In 1897, after the First Zionist Congress, an American Evangelical pastor named William E. Blackstone sent Theodor Herzl a bible marking all the references to the Jewish people’s right to the Land of Israel. Blackstone’s fervent campaign for the Jewish return to Israel continued even as leading Jewish Zionists, including Herzl himself, promoted the Uganda plan. According to historians, Herzl kept the Blackstone’s bible on his desk throughout the years, and Blackstone’s ideas and writings appear to have been important influences for Herzl’s own commitment to Zionism. Blackstone’s worked even earned him the title of the “Father of Zionism” by Louis Brandeis and other prominent Zionists and historians, as he pre-dated the efforts of Herzl, and remained unwavering in his belief that the only acceptable plan was one that allowed the Jewish people to return to Israel. While others, even other Zionists, scoffed at the idea of a Jewish return to Israel, Blackstone maintain his committed belief. This message the Jewish people’s scorn of their birthright plays an important role in the connection between the Parasha and Haftarah.
The obvious connection between our Parasha and Haftara is that both address the division between Yaakov and Esav, and God’s ultimate preference for the descendants of Yaakov. However, a careful read gives us perspective on two important questions. First, what is the reason that Yaakov is chosen to be the sole heir of Yitzchak and Rivkah’s legacy? What is it about Eisav’s character that leads the Navi to say “Was not Esav the brother of Jacob…yet I loved Jacob, but I hated Esav…” (Malachi 1:2-3), and where do we see this in the text? Second, how does the bulk of haftarah, which is a rebuke to the priests for bringing blemished sacrifices, relate to the first verses about God’s distaste for Esav, as well as our parasha?
With all the negativity that Esav faces from midrashim and the Sages, the Torah offers little in the way of explicit critique that explains why Esav is so poorly regarded, except for a four word phrase in our Parasha. After selling the rights of first-born to Yaakov for a bowl of soup, Esav feels refreshed and goes on his way. Lest you think Esav was coerced when he felt weak into selling these rights, the Torah testifies that even after he regained his strength, “Eisev spurned (from the Hebrew word B.Z.H.) the birthright (25:34). In addition to the additional physical inheritance to which he would be entitled, Chizkuni adds that, as the bechor, he would have the role of the priest (which was later earned by Levi and taken away from Reuven, Yaakov’s first born). With this act, Esav rejected his lofty destiny; however, the Torah does not hold Eisav accountable for the sale of the birthright, but rather he is critiqued because of the attitude of contempt or scorn that it revealed.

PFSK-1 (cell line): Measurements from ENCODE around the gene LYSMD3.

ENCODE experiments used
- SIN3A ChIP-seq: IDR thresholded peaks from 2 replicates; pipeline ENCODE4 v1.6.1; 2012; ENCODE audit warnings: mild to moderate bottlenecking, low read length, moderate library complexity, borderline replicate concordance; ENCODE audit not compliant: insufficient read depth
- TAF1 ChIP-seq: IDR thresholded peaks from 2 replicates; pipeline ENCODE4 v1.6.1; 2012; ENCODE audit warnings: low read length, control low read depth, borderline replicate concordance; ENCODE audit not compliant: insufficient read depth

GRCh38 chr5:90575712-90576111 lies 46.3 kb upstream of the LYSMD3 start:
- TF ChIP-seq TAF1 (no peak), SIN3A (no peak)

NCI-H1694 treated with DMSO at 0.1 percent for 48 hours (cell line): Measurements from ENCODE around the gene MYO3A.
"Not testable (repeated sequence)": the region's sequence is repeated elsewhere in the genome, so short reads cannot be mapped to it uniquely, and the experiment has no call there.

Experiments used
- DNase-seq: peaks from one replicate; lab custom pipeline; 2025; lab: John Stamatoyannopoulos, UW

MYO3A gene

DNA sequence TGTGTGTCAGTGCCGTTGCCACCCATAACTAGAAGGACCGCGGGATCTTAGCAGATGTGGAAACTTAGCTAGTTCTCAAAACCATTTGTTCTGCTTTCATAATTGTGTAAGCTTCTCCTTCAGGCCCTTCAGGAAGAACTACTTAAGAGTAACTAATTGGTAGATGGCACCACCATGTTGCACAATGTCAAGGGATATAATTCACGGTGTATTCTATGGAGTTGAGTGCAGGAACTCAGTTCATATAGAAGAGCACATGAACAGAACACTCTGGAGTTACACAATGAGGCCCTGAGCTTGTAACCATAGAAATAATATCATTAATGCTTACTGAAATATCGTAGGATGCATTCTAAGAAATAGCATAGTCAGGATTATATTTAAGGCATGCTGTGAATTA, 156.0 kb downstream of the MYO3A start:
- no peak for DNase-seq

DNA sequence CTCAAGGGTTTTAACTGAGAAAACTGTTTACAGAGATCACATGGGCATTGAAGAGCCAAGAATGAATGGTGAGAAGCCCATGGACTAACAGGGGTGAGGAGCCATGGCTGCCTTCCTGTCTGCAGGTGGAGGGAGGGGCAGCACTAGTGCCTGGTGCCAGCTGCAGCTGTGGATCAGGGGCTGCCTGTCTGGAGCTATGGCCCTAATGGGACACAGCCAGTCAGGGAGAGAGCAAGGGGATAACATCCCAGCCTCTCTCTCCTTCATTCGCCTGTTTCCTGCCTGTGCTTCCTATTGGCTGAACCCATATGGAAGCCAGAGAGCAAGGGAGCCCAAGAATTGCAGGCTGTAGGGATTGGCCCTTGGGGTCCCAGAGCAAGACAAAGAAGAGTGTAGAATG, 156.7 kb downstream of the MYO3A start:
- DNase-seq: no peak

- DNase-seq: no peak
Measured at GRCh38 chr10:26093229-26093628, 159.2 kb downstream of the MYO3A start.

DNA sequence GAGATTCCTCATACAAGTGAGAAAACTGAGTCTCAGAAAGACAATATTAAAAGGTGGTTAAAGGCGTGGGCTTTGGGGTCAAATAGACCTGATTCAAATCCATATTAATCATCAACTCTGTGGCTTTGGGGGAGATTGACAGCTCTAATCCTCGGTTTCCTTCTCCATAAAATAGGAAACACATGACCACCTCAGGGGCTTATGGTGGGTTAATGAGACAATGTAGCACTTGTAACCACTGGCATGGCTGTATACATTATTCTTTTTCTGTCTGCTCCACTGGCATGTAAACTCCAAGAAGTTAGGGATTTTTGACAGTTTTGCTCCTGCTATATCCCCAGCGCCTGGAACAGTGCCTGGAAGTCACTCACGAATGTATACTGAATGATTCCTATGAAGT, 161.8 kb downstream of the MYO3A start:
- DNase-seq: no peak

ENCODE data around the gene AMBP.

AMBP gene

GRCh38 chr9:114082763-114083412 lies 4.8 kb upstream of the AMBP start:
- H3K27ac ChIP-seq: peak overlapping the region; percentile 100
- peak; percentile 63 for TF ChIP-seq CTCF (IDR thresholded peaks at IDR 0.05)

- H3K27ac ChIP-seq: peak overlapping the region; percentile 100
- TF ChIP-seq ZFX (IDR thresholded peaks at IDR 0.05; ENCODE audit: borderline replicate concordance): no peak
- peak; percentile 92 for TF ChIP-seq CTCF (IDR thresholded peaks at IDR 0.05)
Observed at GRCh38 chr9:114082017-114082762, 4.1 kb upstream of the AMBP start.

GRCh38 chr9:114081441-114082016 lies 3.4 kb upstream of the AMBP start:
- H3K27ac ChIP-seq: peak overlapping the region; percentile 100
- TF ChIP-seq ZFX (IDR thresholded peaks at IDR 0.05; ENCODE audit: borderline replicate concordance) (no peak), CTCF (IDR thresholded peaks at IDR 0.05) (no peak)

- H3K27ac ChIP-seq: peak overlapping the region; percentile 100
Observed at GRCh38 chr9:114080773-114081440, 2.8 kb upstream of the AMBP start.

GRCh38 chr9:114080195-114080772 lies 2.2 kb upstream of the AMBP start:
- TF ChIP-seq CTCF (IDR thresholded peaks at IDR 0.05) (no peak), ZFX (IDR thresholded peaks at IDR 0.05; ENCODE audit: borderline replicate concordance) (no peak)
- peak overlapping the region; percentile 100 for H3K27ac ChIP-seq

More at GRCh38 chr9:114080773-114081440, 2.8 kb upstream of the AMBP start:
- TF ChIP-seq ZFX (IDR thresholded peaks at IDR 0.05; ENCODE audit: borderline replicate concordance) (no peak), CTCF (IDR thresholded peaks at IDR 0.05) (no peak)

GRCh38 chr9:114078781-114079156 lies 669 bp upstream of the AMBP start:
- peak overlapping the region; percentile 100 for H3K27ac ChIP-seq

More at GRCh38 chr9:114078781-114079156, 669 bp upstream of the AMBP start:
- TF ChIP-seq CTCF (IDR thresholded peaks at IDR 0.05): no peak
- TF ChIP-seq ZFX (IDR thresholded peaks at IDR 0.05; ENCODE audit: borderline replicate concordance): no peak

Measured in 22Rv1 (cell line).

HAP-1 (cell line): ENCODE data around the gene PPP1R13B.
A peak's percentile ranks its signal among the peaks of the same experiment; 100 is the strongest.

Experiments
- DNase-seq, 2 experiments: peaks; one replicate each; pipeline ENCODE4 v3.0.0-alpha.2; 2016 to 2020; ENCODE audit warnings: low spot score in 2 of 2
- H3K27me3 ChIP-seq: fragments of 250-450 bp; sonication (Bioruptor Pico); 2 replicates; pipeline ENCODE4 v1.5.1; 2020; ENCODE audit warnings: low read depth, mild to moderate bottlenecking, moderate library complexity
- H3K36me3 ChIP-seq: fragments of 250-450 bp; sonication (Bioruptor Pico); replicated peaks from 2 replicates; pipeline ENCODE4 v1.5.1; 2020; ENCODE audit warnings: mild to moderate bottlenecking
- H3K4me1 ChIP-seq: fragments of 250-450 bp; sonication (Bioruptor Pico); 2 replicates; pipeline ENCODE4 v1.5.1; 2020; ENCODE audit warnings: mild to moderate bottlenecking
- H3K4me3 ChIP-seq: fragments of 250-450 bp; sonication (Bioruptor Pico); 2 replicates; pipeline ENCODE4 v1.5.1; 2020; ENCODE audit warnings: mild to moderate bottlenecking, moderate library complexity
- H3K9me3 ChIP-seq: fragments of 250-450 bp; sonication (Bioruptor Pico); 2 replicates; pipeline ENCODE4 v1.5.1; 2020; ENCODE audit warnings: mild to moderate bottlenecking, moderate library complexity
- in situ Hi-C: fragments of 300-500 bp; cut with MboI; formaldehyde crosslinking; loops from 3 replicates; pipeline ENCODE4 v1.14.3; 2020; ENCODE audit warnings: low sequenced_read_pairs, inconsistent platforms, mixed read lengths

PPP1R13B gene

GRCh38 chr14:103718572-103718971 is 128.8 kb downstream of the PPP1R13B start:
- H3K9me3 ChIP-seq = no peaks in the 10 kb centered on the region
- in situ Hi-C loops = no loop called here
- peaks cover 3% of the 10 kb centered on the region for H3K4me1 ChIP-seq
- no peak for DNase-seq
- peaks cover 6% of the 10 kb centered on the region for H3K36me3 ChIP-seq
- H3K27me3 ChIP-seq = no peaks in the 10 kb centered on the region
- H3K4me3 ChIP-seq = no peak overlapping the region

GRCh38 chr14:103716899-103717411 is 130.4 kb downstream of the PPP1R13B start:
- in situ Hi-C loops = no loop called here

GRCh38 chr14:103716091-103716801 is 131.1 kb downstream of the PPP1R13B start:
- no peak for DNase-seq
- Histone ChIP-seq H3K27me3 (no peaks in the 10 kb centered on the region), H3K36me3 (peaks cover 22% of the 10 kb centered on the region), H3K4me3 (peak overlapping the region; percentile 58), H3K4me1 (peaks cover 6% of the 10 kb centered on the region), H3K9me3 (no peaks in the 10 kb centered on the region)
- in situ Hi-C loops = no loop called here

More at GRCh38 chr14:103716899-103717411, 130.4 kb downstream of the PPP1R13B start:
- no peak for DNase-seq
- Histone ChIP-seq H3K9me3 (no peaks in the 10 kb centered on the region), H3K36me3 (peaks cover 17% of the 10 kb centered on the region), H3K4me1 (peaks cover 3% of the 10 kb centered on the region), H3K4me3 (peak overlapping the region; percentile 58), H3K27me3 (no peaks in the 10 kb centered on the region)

Malachi’s critique of the kohanim is connected to this attitude of Eisav, and the navi uses a similar word (B.Z.H) to rebuke the priests’ practice of bringing blemished offerings (1:6). Of course, blemished animals are disqualified as sacrifices; nevertheless, Hashem’s protest is focused on the scornful attitudes of contempt that permit the kohanim to bring these flawed animals in the first place. Incredibly, as Radak and Metzudat David note, the navi points to idolatrous nations as positive examples for these kohanim, because at least they demonstrate appropriate reverence (Y.R.A) for their gods(1:11-12)!
The haftarah is setting up a parallel between Eisav, the bechor (and according to Chizkuni, the presumed priest of the family), and the kohanim in the times of Malachi. Eisav forfeited his rights due to his mocking attitude toward his birthright (the mefarshim see this as a trait passed down through his descendants, showing up in Amalek and in Haman—see Ba’al Haturim and Maharam MaRotenberg, who comment that the same word, B.Z.H is used regarding Haman). Hashem is warning the priests not to follow Eisav’s derisive footsteps, as He does not wish to reject them as He did Esav. The Navi urges the priests instead to emulate their forefathers, Levi, Aharon, and Pinchas, whose personalities embodied the opposite of scorn—reverence (2:5)—which will ultimately bring back Hashem’s favor and the restoration of the covenant of peace.
The Jewish people’s right to the land of Israel is evident to anyone who reads the Bible and believes in its prophets. And yet, the leaders who were positioned to effect that reality wavered, and it required the example of a non-Jewish theologian to remind us of our biblical rights to the land. Now that we have been granted this gift, the lesson of the Parasha and Haftara is that it is our responsibility to approach our role as inhabitants of the land with reverence and gratitude, and resist the tendency to become complacent and show scorn for our rights and responsibilities.
Rabbi Tuly Weisz is the director of Israel365 and editor of “The Israel Bible,” and Rabbi Dr. Ethan Eisen is a psychologist and a new Oleh to Israel, as well as a rebbe in Yeshivat Lev Hatorah. Please send comments to Haftarah@TheIsraelBible.com